On page 29, this Vol. " Scientific American," we briefly reviewed a pamphlet by R. S. Cul-loh, late Metal Refiner at the Mint at Philadelphia, now of Princeton, N. J. An answer to that pamphlet has been published and is now before ua, by the present Melter and Refiner, James C, Booth. The pamphlet is a letter to our now ex-President Fillmore, and we have been requested to peruse, and notice it, and in courtesy we will d o so. The letter of Prof. Booth, is remarkably temperate in language and we like the spirit which pervades it. . The historical origin of the transaction in question may be thus briefly stated from Prot. Booth's publication. Prof. McCulloh was melter and refiner at the U. S. Mint, at Philadelphia, for some time prior to Dec, 1849 ; before which period he had invented a new process for refining gold, in regard to which he took the preliminary step fora patent with-in-a few days after his accounts at the Mint had been closed. He was succeeded in his office by Prof. Booth, who, in attempts to im-prove the methods actually in use, lell, as he says, upon one which turned out to be the same with that earlier invented by Prof. Me- j C, and which, though characterized by remarkable facility in the earlier stages, presented extreme difficulty in the lamination, afterwards, of the gold refined by it. Prof. Booth was thus induced to devise another pro- j cess, for which, in August, he, in conjunction with Prof. Morfit,now of Baltimore, also took out a patent. As neither of the processes had been experimentally tried on a sufficiently large scale, and as the parties, up to this time "at least, appear to havehad mutual confidence in one another's lermag, -ilul!, .i. &jef they concluded to join their interests in the two patents, inad subsequently procured an appropriation from Congress of $25000 for the purchase of that one which, upon fair trial at the Mint in Philadelphia, should prove to be the better. The experiments for determining this question were made in the last part oi 1850 and first month of 1851, under the instructions of the then Director ot the mint (Dr. R. M. Patterson) and by Prof. Booth, who, haviflg succeeded in overcoming the brit-tleness of the metal that had before resulted under the McCulloh process, recommended that process tor adoption at the Philadelphia Mint, where the establishment was ample and regular, and the other—the Booth and Morfit process—for adoption in California as being the cheapest and most flexible and best adapted for extemporized and less extensive mints. But so far, these experimental tests related to the quality of the metal and the quantity of it that could be refined in a given time. And belore the recommendation of the McC. process was adopted,the Director ordered that another very important particular—the relative waste of gold, under the several processes,—should be observed. These observations are stated to have been in fact made by the Director himself and to have proved unfavorable, by showing a greater waste in the McCulloh than in the old or Mint process, with this result before him, in spite of the recommendation of Prof..Booth, in other respects Dr. Patterson disapproved the introduction of the McC. process into the Mint. Prof. McC. was naturally dissatisfied with this issue, proposed and with the consent of Prof. B. procured a dissolution ot the partnership which had existed in the two patents; and founded upon the circumstances attending the events which we have thus briefly sketched, grave complaints and charges against Prof. B. in particular. These charges were formally laid in the Treasury Department, from which they were duly referred, in the latter part of 1851, to the then Director of the Mint . —Dr. Eckert, snecessor to Dr. Pattersonfor L investigation. The Director reported then backas unsustained. Subsequently,the Trea sury Department authorized Prof. McC. to ap ply his process himself within the walls o the Mint at Philadelphia, as he did, on Apri 1, 1852, upon about a quarter million of gold but in result showing more waste than the or dinary Mint process, the Director disapprove! the introduction of the new method. To thi; disapproval, Prot. McC. takes exception; am in a printed letter to Mr. Corwin, in August 1852, states his exceptions and renews th( charges against Prot. B. We understand th( pamphlet of Prof. B. is a reply to the origina and to the renewed charges. The charges thus replied to may be assembled in three groups; according to their purely personal, their official and their mixed cha racter. To the first of these belongs the allegatior of disingenuousness at the time of the formation of the partnership. Prof. B. declares thai he assented to the partnership originally at Prof. Culloh's suggestion and acquiesced in its dissolution at Prof. McC.'s request.The second group of charges are those which affect the official relation and standing of the Melter ?nd Refiner at the Mint, and amount to a general allegation of unskilful-ness and neglect of duty. Without taking up the minute and particular answers of Prof. B.. which we have not room to enumerate, it ii sufficient to say that he refers to the evidence of two successive Directors of the Mint. On this point, Prof. B.'s pamphlet lurnishes some very interesting statistics, which of course we accept as authentic and reliable. From these we have reduced the following table of depo-sites of Gold at the U. S. Mint per month. McCulloh Refiner-Least amount. Greatest. Average. 1849 . . . 30,000 793,000 404.200 Booth Refiner— 1849 . . . 747,000 1,669,000 1,208,000 1850 . . 1,005,000 4,579,000 3,660,750 1851 . . 2,818,000 5,577,000 3,977,333 With these results beforejis, which show an amount of work for Prof. B. nearly ten times as great as Prof. McC. was used to—inCorrect in saying to be unprecedented in the annals of minting. It is true that the existence of a large bullion lund might be significantly connected with this silence of depositors, who being paid out of such a fund, directly, the value of their deposits is ascertained by assay and weighing, have no reason tor concern with the subsequent management of what they have deposited and sold. But according to Prof. B.'s statistics, the bullion fund of 1849, in Prof. McCulloh's time, was $1,000,000, when! the average monthly deposit was $404,200 and the ratio, therefore, of the amount kept on hand to meet payments to the amount required to be paid, was very nearly 2i to 1. The same fund now is $4,000,000, and the average monthly deposits as much, showing a ratio of equality between the fund and deposits, or of 1 to 1. This may be plainer in the following account:— In 1849, McCulloh, Refiner, monthly average deposits, 400,000; constant bullion fund, 1,000,000 ; ratio—deposits 1, bullion 2J. In 1851, Booth, Refiner, monthly average deposits, 4,000,000; constant bullion fund, 4,000,000; ratio—deposits 1, bullion 1. It is obvious that, with prompt payments there must be a bullion fund whose amount, other things being equal, must vary in proportion to the amount of deposits in a given time. All that skill can do, is, in the rapid melting and refining of these deposits and the replacement of the bullion fund to lessen this proportion. Whether Prof. B. has reached the utmost limit in this respect, cannot of course be apprised; but under his management progress has been made towards it; and in taking off 60 per cent, of the unfavorable proportion that existed before he certainly cannot be held to manifest want of skill. In another important particular relating to the economy ot his management, and which is of interest to the government, just as the diminution of the bullion fund is, viz,, the waste in the meltings, Prof. B. exhibits a similar improvement, as shown by the following table:— Oz. melted. Oz. wasted. Loss McCulloh, Refiner— 1849 . . . 673,000 239 00035-( Booth, Refiner— 1850 . . 3,000,000 ' 689 -00028-t 1851 . . 2,555,000 635 -000251852 . . 5.074,000 1,247 -00025-The weights have been given here only t( thenearestthousand ounces ; in the pamphle' they are set down to the nearest ounce. Th quantities in the last column result from the exact numbers ; the sign + showing that the quotient is too small, and the sign — that ii too high. They show a diminution of waste effected by Prof. Booth of l-10000th, and a saving of that extent over the results of his predecessor. Had the waste admitted by Prof. McC, during the latter part of his management, been allowed to continue by Prof, B.j the dead loss would have been, up to Aug. 1852, more than 1000 ounces, or upwards ol 18000 dollars, for the saving of which Prof. B. may undoubtedly claim credit. Again, in the earliest practice ot refining gold by the nitric acid process, 3 lbs. of silver were alloyed with 1 lb. of gold, in order to effect the subsequent parting of the latter; from which proportions, the fine gold being a quarter ot the alloy, we still have the term quartation, although it has ceased to be significant. Later improvements allowed the use of 24 lbs. silver to 1 lb. gold, which was the proportion habitually employed by Prof. McCulloh in the U. S. Mint. Prof. B. avers that he requires but 2 lb. silver to 1 lb. gold, thus sparing 1-5 of the silver formerly used. It is probable that, in this respect he has reached the utmost limit of economy; but whether or no he has certainly lessened the room for reproach in thus economizing upon the costly materials required even by his immediate predecessor. The last group of charges to be referred to, affect at once the official and individual character of the party, and include allegation of fraud or clumsiness in the trials made by Prof. ' B., at the Mint, of Prof. McC.'s new process. To us it appears that a charge on this account is not happily nor reasonably made by the rect and positive recommendation of the said process for exclusive employment at the Mint in Philadelphia. Whether the trials, then, were fairly and skillfully or dishonestly and awkwardly made, Prof. McCulloh, inasmuch as he obtained a favorable verdict, is hardly the person to be heard in complaint. Other persons, we ourselves for instance, might ex- press our surprise that so emphatic a recom- mendation should have been given before one of the most important considerations—the waste—had been weighed ; but not the party whose interest was in the way of being sub- served by the premature recommendation. But however this may be it appears thatProt. McC. had and used the opportunity of nearly three months' trial of his own process under his own direction at the Mint, without succeeding in convincing the Director that it is preferable to the one habitually employed. Now, it may be that the Director was unduly difficult to convince, but it is reasonable to say that all defects whatever in Prot. B.'s trials were cured by the actual intervention of the party devising, and therefore most in- terested and best knowing how to carry out his own process. The cause of our remarks has led us'now to the merits of the processes which have given rise to the pamphlet in question; a subject which, in the beginning, we hinted our in- ; tention of not discussing, lor it is our opinion that there are better ways than have j been so far adopted for preventing or quieting j the discords of which we have been treating, and which neither helps science herself nor ker votaries. That it may not be supposed we were using random phrases or dealing in unreflected generalities, we conclude this notice with what seems to us a practical suggestion :—Let a commission of three (or any multiple of three) persons sufficiently distinguished by their knowledge of the subjects, be constituted under the authority of the Treasury Department, whose functions shall be to superintend at some fitting time, and upon a suitable scale at the Philadelphia Mint, : till and fair trials, ot the proposed new pro cesses, so as to set at rest, once and for all the questions that have been raised ; in whose discussion the public can hardly be expected to take interest further than as they affect the vindication and, if requisite, the amelioration of the Mint establishment, whose integrity and judicious administration ought to be, for the credit of the government of our country, above suspicion.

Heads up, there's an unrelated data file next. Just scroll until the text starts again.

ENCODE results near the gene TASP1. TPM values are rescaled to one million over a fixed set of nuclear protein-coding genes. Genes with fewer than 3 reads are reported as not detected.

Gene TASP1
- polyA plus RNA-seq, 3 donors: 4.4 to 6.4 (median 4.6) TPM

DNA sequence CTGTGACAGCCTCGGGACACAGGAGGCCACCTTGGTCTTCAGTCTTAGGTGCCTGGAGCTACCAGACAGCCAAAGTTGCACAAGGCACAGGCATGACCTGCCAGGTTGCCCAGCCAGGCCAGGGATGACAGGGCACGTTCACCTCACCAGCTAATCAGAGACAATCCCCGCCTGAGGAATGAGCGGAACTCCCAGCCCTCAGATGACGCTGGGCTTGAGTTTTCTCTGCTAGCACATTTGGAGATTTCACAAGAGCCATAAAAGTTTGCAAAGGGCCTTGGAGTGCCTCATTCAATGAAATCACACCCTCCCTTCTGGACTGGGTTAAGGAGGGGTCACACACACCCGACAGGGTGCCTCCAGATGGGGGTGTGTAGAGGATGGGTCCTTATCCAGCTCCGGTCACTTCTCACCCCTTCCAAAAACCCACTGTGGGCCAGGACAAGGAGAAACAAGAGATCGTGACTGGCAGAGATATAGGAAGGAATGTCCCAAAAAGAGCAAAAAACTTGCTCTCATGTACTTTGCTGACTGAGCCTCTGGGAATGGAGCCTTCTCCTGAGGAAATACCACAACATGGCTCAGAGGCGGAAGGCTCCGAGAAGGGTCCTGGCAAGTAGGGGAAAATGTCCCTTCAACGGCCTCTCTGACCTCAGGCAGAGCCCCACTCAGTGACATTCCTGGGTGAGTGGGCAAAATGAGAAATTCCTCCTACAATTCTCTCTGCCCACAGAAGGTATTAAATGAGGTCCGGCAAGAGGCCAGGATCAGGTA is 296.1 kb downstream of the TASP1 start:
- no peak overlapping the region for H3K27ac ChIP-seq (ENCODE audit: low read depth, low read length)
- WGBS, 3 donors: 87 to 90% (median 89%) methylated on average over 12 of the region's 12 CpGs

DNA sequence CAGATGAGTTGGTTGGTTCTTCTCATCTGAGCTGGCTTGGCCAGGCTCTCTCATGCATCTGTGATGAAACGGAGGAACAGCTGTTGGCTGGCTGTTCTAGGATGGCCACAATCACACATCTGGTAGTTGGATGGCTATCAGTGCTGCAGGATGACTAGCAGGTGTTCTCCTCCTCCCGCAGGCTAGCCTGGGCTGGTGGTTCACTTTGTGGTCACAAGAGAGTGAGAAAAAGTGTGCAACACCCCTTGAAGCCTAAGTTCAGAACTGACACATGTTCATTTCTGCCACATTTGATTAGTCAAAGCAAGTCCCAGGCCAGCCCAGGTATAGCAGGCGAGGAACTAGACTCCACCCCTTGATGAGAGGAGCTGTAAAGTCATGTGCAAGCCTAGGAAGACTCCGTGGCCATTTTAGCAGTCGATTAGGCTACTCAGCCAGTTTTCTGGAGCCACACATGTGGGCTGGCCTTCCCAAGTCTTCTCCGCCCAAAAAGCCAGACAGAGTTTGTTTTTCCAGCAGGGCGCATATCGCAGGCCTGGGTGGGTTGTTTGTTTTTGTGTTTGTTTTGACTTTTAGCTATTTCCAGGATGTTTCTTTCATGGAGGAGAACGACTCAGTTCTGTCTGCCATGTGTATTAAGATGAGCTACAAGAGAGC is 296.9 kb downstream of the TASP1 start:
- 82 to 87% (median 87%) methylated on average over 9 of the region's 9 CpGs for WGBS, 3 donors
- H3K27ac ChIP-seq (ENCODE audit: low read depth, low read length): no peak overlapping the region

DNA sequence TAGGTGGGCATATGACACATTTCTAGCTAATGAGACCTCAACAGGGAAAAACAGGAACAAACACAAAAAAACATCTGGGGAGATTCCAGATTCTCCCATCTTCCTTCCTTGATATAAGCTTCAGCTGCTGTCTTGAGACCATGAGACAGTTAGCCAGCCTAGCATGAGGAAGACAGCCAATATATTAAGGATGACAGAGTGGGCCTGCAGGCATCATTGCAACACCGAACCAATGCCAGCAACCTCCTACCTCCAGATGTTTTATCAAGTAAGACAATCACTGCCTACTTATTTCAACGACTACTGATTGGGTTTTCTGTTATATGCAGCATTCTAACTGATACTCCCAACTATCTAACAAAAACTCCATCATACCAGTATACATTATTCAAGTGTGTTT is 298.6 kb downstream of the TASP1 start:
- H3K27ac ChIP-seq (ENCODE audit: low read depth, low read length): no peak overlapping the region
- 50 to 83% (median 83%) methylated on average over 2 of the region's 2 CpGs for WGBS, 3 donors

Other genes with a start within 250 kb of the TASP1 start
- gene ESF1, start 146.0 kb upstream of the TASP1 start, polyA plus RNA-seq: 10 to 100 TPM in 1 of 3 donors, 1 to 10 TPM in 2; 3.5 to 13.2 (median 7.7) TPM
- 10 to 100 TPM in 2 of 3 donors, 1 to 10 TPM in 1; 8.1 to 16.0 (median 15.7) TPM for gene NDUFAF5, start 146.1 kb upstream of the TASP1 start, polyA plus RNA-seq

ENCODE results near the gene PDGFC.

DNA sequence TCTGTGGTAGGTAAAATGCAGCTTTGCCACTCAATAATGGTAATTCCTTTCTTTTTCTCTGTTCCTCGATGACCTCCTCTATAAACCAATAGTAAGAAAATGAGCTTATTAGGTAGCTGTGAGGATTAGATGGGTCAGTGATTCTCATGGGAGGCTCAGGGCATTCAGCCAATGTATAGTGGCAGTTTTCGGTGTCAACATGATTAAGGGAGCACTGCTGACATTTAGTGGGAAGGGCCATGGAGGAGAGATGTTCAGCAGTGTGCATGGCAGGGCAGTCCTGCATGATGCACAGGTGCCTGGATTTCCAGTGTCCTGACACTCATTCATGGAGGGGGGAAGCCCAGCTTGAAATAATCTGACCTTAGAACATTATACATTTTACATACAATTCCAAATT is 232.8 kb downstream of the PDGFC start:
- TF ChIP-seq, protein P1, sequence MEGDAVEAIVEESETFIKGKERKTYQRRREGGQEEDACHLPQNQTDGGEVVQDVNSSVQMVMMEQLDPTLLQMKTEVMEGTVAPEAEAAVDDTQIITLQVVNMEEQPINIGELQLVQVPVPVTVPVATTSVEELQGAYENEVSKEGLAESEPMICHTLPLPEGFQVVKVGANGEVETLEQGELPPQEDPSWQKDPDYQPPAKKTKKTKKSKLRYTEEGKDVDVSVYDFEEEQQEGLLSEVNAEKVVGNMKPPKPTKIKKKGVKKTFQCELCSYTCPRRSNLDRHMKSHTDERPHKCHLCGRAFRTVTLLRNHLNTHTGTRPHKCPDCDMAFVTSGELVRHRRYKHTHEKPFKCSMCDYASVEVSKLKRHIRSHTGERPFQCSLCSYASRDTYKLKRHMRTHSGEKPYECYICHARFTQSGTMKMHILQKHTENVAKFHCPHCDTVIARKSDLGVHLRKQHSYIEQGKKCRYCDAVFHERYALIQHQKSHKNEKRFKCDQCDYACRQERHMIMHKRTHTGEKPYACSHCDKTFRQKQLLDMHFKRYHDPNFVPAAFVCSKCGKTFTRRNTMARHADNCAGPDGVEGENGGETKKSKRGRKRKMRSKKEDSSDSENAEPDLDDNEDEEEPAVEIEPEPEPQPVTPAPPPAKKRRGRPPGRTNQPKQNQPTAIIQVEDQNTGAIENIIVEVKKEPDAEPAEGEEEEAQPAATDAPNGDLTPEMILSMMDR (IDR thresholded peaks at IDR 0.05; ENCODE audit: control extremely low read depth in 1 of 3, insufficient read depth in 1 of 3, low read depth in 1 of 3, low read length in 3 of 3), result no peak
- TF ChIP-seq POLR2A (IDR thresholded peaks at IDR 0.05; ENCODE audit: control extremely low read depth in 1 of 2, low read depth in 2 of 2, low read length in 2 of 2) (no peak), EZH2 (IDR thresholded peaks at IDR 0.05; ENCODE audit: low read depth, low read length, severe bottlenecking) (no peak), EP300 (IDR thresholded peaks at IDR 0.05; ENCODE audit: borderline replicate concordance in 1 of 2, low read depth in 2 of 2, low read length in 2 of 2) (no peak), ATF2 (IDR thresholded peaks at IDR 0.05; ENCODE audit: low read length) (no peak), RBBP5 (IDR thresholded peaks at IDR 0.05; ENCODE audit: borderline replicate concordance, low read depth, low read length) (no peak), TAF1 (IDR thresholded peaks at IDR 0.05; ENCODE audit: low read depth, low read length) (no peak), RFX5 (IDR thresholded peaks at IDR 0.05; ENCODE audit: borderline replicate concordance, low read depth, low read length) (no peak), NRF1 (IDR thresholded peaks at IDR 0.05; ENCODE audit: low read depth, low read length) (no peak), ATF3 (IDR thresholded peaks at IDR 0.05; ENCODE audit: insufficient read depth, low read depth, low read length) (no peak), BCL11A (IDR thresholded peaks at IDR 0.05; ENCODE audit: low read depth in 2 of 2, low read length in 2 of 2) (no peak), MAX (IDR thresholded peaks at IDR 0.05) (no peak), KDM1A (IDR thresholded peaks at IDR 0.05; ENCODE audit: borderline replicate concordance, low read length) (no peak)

This article was originally published with the title "The Philadelphia Mint—Refining Gold—Its Troubles and Trials" in Scientific American 8, 32, 250 (April 1853)